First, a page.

Of all the sins committed by Zack Snyder in Batman v. Superman, the most ignorant was giving Superman a dark side. Ahem: Superman doesn’t have a “dark side.” He’s Superman. The worst sin, however, was turning Batman into a skeevy dope–and Ben Affleck did a masterful job of embodying this “vision.” (The nonsense continued in Suicide Squad, where Affleck’s bat was also revealed to be a tool of the security state.) Batman can be comically virtuous and brainy, as in the 1960s TV series, or dark and brooding as in Tim Burton’s films, or dark and brooding and fascist, as in Christopher Nolan’s films. (To paraphrase The Big Lebowski, say what you will about fascism, at least it’s an ethos.) But a morally skanky billionaire idiot who drives a Jeep Renegade? Even Joel Schumacher’s Batmans–Val Kilmer and nipple-suited George Clooney–were much better than that.
So I guess it’s progress that the LEGO folks have given us a Batman, voiced by the terrific Will Arnett, who is only an obtuse egomaniac.
I only mention all this because, strangely, the animated kid comedy The LEGO Batman Movie spends a lot of time, in its fan-servicey, family-friendly way, taking a self-reflexive look at the various TV and movie “Batmans.”
In this LEGO iteration, Wayne Manor is on a grotesque Wayne Island and the Batcave under said manor is tricked out with weapons and gadgets and multiple levels equally suited to a Bond villain or Team America. Save for Alfred (voice of Ralph Fiennes), Batman lives alone, eats alone, stares at pictures of his dead parents and–finally something funny–never removes his cowl.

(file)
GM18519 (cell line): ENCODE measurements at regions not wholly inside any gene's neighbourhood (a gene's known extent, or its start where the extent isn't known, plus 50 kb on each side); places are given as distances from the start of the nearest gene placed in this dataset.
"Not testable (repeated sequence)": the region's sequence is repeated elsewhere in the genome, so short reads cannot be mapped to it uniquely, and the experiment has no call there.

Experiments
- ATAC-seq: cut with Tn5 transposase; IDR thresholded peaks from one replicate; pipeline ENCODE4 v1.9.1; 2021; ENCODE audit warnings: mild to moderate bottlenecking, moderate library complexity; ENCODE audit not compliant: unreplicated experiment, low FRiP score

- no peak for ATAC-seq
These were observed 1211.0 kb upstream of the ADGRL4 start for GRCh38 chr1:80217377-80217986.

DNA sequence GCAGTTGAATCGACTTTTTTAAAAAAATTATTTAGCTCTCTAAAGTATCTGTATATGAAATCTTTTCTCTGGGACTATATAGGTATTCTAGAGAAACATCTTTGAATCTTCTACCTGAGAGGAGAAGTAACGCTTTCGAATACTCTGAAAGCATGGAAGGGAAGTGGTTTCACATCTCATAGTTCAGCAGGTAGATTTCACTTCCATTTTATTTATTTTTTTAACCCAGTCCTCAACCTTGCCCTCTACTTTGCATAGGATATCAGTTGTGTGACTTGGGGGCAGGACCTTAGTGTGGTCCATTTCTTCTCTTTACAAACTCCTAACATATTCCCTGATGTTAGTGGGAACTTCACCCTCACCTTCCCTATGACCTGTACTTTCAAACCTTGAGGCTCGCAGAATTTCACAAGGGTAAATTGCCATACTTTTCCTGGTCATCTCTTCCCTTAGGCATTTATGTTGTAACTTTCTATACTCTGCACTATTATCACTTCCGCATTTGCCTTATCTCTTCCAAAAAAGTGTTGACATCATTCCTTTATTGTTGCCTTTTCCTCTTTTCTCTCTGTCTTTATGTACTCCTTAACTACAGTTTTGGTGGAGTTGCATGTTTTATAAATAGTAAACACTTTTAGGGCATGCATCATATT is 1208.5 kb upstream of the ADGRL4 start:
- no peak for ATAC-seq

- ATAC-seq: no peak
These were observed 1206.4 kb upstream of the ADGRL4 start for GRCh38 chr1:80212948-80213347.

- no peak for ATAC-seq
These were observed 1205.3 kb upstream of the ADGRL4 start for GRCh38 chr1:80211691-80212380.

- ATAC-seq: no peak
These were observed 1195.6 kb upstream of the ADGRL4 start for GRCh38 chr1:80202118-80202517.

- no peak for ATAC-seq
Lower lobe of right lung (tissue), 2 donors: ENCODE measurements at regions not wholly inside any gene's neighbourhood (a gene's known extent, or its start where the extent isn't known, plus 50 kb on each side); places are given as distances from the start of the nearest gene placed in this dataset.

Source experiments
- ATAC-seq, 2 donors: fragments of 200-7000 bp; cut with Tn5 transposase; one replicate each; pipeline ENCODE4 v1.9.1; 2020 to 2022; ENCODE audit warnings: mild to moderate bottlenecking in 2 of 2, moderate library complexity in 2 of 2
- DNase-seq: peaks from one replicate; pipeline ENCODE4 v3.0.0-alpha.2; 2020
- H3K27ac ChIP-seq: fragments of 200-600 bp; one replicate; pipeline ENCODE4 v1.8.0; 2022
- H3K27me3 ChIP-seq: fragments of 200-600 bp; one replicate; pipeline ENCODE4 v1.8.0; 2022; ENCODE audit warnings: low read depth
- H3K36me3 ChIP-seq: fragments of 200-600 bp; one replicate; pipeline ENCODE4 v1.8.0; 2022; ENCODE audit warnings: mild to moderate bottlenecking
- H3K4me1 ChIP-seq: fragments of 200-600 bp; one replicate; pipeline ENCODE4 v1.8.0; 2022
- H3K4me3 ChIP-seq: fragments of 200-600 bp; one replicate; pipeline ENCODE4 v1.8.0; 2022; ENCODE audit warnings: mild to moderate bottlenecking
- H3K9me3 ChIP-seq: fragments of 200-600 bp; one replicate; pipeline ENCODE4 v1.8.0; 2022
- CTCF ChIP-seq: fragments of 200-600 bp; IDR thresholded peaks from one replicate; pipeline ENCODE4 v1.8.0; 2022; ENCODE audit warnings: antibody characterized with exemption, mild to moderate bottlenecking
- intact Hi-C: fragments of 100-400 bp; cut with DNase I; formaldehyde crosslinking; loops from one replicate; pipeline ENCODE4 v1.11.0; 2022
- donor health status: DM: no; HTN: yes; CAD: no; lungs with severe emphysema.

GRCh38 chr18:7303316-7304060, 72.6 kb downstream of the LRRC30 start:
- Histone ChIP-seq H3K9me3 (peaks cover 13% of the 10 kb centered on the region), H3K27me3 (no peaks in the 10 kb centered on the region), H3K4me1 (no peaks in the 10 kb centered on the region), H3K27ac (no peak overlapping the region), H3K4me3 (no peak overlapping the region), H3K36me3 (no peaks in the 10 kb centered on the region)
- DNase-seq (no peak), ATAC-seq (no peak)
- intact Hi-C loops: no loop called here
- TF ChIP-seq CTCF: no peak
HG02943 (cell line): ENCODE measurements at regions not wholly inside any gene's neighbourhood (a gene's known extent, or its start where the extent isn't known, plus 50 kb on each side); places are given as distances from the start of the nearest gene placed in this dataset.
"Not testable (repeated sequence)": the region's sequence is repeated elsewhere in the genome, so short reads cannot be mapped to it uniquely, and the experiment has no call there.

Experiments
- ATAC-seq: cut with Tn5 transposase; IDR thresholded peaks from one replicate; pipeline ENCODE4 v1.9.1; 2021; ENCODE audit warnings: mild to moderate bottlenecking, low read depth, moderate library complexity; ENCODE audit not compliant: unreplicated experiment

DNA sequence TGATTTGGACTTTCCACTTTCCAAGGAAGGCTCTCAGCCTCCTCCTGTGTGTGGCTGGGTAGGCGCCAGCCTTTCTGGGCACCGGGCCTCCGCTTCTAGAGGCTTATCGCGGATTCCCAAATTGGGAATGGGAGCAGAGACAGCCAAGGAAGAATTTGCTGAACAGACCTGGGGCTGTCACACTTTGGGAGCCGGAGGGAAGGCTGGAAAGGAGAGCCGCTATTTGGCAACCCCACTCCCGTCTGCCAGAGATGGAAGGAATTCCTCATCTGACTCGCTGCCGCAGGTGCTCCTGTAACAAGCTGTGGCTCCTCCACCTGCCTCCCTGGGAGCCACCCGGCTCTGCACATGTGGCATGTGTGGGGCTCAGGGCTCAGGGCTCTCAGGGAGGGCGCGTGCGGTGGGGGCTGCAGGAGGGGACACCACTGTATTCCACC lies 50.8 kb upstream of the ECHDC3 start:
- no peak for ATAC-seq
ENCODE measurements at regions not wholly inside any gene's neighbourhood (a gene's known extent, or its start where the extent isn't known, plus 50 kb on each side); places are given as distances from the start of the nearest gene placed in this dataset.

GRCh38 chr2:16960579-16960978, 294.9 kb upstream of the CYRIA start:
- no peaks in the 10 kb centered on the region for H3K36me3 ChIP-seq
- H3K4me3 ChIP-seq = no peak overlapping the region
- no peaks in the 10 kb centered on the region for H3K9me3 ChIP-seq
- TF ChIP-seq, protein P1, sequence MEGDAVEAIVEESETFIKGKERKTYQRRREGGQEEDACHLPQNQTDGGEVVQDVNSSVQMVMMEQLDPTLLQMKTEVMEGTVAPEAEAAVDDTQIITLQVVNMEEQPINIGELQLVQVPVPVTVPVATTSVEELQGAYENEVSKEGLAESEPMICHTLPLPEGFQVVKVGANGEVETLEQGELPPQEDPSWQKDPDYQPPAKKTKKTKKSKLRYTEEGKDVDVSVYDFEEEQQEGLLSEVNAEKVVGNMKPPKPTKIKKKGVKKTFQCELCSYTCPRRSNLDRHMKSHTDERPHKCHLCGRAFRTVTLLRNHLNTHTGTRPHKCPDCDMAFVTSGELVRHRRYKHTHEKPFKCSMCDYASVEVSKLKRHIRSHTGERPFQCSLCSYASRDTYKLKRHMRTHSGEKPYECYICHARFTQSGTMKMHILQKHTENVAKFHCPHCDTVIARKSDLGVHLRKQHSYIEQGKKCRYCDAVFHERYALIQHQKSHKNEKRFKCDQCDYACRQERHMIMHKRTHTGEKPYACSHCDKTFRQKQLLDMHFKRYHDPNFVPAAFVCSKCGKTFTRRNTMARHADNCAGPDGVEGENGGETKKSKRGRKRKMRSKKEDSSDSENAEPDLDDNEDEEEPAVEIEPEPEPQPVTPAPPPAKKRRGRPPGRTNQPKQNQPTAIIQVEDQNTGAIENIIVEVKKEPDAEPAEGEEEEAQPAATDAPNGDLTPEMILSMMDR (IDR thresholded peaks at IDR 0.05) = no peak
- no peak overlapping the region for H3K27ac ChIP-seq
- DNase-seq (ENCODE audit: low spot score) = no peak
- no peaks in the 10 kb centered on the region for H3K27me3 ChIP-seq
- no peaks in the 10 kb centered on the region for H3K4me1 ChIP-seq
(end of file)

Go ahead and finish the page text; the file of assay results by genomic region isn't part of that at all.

The movie is very funny in parts and frantic in place of funny in other parts, and gooey as corn syrup in others. Guess which Gotham villain got the biggest laughs? Bane. Nolan really missed an opportunity with that character. Guess which voice actor blew it? Zach Galafianakis. His Joker voice is needy, with no menace or weirdness.
The kids at the screening I attended lapped it up; the adults were amused by the double entendres that flew over the kids’ heads. In brief, that damned Shrek model of animated feature comedy still rules.
I’m not going to go on about how I found the LEGO “people” ugly and the animation impressive and exhausting in equal measure. I’m in the minority on this point. (But I did, and it is.)
Frankly, the most fun part of the movie was contemplating the varied intellectual property rights owned by Warner Bros., as manifested in the villains who take over the last part of the movie. There’s Lord Voldemort, a couple of Agents from The Matrix universe, a half-dozen Gremlins, Sauron from The Lord of the Rings, the Wicked Witch and her flying monkeys from The Wizard of Oz, and Godzilla. No, wait: That’s not Godzilla. What is it? It’s a giant prehistoric “sea creature” with multiple little arms who just happens to look a lot like Godzilla. Warners may own J.K. Rowling’s characters lock, stock and wand, but damned if Godzilla’s Japanese keeper, Toho Studios, is going to let anyone turn their beastie into a LEGO cartoon.
Good for them.
The LEGO Batman Movie, directed by Chris McKay, a Warner Bros. Picture